Diagnosed with a particularly aggressive form of breast cancer at 27, fashion industry expert Dana Donofree discovered that her pretty bras no longer fit her breasts following bilateral mastectomy and reconstruction surgery
A newlywed who almost refused to walk down the aisle when she found out she had cancer, Donofree wanted intimate apparel that was both functional and pretty.
But she couldn’t find it.
Breast surgery patients have particular support and fit needs. Sports bras and camisoles were once the only options available in the mainstream apparel market. Taking what she had learned from her degree in fashion design from Savannah College of Art and Design plus her ten years of industry experience honed mostly in New York, in 2014, Donofree founded AnaOno, a stylized abbreviation of her own name.
Donofree and her Philadelphia-based company are now making a huge difference in the lives of women worldwide. AnaOno has even expanded into loungewear and also sells an ingenious wrap dress design ideal for medical appointments. Donofree is personally very active in both the breast cancer and the women’s entrepreneurship communities.
Steve Mariotti: Tell us about your life before your cancer diagnosis, and your family’s reaction to the news of your illness.
Dana Donofree: I grew up as the middle child in a single parent household in a very small town outside of Dayton, Ohio: my mother was a secretary, my father was a contractor. We all had to work. I was ambitious from an early age; I taught myself how to dance and eat healthy and wanted to have my own fashion line. I ran out of Ohio as quickly as I could, down to Savannah College of Art Design. After college I went to New York and jumped through several jobs quickly, did a lot of traveling, and ended up in high end fashion, where I met the man who is now my husband. He’s older. We got engaged in 2009 and I was diagnosed in 2010, two months before our wedding. It was all this huge process, but, my fiancee who is now my husband was just incredibly supportive, and after digesting all the advice we received from doctors, we decided to postpone our wedding for a year and celebrate after treatment was finished. I was actually in Ohio, the day before my 28th birthday, out shopping with my mother and soon to be mother-in-law, when I got the doctor’s call. The good and the bad thing was, I was surrounded by people I love when I got the bad news.
SM: How did your future husband and his family react to the news? Was there any question of his whether he would stand by your side?
DD: That’s a really great question, because for the longest time, I really thought it was all over. Being diagnosed with breast cancer before the wedding….I saw my mother-in-law with tears in her eyes over all of it. Once during treatment I just broke down, I was really having chemo brain, where you feel like you are in this tunnel with shaking walls and you can’t focus, and my future husband was talking to me and I had my first cancer meltdown. I told him that he did not have to stay, I was giving him a get out of jail free card and he pulled the car over and made it very clear our happy relationship was not ending over a disease. But relationships on the whole are really difficult when you have cancer. Everybody deals with the issue of mortality differently.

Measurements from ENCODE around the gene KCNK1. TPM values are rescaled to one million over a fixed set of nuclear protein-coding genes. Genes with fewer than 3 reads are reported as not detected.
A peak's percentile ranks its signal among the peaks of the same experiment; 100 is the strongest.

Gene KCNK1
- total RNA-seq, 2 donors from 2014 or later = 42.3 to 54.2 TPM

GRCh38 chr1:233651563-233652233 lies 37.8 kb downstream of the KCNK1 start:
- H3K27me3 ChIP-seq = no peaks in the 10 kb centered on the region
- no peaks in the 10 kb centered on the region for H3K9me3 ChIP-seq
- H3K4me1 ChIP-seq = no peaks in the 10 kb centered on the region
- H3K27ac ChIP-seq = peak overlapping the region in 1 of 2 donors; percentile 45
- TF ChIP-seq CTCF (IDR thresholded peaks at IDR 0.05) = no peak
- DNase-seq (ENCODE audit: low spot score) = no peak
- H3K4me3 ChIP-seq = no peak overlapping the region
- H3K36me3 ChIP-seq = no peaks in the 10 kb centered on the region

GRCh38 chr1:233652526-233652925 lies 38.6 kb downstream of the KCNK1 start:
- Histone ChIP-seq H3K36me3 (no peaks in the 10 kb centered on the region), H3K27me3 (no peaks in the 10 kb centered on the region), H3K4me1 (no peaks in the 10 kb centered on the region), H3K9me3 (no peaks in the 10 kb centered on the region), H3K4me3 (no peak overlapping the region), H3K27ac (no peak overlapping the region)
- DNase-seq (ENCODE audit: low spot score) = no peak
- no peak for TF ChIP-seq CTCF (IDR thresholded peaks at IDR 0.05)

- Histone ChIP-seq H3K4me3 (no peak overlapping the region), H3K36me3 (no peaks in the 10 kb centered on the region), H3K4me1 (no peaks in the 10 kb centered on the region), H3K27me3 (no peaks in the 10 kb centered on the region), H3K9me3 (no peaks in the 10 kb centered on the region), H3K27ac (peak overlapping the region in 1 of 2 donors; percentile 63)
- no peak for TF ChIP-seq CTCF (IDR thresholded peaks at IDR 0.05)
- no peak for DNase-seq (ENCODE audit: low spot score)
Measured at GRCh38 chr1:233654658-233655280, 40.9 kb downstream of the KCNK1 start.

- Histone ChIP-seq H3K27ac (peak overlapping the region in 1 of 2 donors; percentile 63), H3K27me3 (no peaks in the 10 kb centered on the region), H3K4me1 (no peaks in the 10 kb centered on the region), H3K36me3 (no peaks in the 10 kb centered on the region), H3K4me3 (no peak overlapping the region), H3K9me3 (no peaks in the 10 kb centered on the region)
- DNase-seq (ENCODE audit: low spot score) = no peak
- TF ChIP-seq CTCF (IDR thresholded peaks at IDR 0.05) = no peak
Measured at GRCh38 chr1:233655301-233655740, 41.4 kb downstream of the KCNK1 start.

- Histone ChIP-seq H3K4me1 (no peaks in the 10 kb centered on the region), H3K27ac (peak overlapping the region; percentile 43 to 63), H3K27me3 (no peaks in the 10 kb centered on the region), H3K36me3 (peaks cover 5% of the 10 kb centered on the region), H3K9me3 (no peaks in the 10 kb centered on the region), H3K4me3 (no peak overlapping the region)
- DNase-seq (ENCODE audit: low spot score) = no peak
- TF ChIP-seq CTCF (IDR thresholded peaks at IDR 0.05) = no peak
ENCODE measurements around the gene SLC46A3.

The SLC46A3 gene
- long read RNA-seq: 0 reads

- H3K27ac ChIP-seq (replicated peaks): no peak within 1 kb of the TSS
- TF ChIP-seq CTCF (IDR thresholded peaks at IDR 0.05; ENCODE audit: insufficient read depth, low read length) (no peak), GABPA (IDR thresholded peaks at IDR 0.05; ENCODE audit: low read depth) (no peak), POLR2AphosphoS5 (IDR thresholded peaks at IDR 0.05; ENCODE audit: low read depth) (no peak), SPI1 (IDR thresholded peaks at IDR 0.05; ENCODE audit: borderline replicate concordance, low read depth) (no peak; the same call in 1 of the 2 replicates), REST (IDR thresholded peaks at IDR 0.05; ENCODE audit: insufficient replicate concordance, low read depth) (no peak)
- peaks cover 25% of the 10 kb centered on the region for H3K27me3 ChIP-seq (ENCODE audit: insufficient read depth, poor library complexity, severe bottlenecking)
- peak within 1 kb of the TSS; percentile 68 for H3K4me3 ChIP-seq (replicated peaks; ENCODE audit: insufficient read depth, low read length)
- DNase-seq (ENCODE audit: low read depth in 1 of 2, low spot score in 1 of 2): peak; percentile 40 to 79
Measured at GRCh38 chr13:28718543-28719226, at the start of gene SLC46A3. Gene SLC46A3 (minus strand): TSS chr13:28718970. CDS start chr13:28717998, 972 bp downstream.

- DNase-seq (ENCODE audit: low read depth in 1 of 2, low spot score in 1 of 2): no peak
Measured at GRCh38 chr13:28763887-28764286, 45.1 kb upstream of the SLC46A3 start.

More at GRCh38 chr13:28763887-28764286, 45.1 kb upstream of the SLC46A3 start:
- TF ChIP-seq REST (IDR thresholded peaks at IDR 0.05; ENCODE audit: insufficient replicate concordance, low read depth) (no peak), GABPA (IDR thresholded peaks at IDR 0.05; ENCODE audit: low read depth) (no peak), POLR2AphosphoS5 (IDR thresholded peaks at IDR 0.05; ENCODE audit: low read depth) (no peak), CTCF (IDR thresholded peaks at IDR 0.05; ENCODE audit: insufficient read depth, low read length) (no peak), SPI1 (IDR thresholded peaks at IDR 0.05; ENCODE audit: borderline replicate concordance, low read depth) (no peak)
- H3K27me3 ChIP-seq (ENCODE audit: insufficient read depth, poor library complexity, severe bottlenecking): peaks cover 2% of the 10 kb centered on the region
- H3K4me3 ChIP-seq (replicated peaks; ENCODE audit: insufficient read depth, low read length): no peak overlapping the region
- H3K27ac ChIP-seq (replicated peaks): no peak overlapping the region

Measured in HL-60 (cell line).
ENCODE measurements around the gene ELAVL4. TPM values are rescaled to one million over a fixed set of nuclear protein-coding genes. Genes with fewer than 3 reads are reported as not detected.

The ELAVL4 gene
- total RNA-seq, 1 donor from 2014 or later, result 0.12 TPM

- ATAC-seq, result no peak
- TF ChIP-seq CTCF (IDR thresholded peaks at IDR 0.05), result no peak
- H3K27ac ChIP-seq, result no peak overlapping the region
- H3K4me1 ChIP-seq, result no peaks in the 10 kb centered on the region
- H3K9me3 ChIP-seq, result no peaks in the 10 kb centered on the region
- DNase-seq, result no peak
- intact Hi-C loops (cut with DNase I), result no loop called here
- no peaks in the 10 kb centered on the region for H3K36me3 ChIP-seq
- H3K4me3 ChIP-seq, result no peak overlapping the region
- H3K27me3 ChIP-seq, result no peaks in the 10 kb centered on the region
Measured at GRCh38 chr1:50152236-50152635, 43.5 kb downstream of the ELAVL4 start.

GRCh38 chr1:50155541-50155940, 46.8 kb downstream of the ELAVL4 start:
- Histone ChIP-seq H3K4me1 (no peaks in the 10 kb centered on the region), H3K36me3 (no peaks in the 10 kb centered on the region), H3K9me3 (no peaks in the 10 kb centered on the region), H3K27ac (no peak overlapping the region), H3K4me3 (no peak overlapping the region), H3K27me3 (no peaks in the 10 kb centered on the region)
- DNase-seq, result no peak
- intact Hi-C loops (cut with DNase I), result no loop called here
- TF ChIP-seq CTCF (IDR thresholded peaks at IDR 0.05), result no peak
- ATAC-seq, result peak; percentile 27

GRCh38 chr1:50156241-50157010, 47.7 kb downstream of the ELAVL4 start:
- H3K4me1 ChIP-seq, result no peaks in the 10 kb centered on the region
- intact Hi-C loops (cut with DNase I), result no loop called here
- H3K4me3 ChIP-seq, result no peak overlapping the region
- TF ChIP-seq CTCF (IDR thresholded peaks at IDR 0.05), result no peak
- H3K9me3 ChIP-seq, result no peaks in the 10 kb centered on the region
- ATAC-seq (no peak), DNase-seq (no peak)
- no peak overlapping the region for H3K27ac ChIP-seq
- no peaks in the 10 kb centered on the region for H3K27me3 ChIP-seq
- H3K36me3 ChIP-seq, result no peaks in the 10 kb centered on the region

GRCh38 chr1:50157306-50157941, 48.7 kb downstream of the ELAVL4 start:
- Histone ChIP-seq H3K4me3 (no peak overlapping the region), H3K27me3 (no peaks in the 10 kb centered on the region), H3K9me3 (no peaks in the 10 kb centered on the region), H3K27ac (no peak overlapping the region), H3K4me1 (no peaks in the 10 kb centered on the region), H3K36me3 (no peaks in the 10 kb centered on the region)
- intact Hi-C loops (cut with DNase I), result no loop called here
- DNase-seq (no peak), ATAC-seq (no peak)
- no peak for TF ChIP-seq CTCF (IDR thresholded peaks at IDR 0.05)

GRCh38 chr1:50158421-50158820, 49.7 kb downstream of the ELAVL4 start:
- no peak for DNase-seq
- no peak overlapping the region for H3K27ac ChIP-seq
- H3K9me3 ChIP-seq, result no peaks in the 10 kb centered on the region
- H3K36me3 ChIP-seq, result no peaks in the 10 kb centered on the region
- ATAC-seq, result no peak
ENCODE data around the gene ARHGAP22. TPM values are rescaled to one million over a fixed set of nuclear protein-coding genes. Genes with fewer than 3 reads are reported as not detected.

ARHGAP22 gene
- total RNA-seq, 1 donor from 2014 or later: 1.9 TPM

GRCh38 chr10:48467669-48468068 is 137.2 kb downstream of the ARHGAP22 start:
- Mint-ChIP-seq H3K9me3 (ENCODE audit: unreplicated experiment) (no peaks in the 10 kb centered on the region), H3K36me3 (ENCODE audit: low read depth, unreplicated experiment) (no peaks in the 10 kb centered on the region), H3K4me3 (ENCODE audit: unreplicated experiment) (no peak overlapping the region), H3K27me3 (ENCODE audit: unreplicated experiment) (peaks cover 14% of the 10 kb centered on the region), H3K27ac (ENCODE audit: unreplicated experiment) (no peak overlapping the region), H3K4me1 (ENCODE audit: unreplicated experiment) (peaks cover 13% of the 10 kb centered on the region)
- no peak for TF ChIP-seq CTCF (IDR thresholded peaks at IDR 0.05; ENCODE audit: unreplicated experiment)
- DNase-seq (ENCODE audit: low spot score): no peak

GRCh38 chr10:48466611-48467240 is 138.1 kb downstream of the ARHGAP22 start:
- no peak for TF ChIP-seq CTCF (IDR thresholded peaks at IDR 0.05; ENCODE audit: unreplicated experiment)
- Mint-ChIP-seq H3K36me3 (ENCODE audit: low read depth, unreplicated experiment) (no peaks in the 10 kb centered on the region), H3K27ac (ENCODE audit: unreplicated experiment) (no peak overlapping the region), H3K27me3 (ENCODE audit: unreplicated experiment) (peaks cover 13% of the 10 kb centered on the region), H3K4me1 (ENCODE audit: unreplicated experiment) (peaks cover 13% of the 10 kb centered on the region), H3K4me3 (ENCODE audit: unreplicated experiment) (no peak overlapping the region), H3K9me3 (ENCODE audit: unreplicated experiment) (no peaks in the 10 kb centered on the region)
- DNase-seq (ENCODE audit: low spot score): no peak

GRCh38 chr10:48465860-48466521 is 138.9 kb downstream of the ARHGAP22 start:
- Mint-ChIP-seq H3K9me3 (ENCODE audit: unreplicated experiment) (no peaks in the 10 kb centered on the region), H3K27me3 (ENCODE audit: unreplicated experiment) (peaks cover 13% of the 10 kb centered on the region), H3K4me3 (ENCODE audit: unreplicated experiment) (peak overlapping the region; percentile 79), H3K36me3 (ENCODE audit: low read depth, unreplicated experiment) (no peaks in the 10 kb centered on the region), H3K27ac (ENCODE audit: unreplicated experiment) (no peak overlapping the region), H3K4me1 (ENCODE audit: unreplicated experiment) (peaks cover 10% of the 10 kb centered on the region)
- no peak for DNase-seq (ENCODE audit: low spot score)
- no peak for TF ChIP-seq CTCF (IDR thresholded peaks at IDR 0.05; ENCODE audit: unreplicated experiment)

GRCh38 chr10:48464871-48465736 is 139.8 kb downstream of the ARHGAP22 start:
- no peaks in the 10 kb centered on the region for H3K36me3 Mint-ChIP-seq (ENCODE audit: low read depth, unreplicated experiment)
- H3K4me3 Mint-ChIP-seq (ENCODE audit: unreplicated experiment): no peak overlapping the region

SM: What was the prognosis when they told you that you had cancer?
DD: I did not think I was going to make it. I was diagnosed with estrogen-positive infiltrative ductal carcinoma. Your treatment depends on the genomics of your cancer cells. I’m still actively in treatment and receiving hormonal therapies to keep the cancer at bay and hopefully keep it out of my body. When I hit five years after the diagnosis that was a really huge moment for me because the odds are pretty good now. I had a one in three chance of dying within five years. You always think or hope you will be the one who beats it, but I’ve lost more friends to breast cancer than I care to count.
SM: Did your friends and associates -- your community -- shift after the diagnosis?
DD: There’s definitely been a shift in my relationships, good and bad. Going to a funeral every 1-3 months, burying your friends, you constantly realize cancer kills, especially breast cancer. I got some amazing advice during treatment that I got to choose who was in my life and what they mean to me. One friend openly admitted that the thought of me dying was something she could not handle so her way of dealing with it was to just step away. There were people I had to distance myself from because their needs from me were too great. My husband and I go through the same things as all married couples, we’re constantly learning how to navigate life’s challenges, but it’s made us stronger as a couple.
SM: Was having children an issue to you and your husband?
DD: I consider myself lucky in that regard because when we talked about getting married and setting up our own unit together, we never talked about having kids. I was always a businesswoman. I was really hungry when it came to my career and I just thought kids might get in the way of that. My husband had waited a long time to marry and had kind of already decided that he was probably okay with not being a parent. I was therefore able to bypass a lot of fertility treatments young women with cancer often choose in order to preserve and harvest their eggs. If we ever change our minds, adoption or fostering is an option for us, but it’s not for everybody.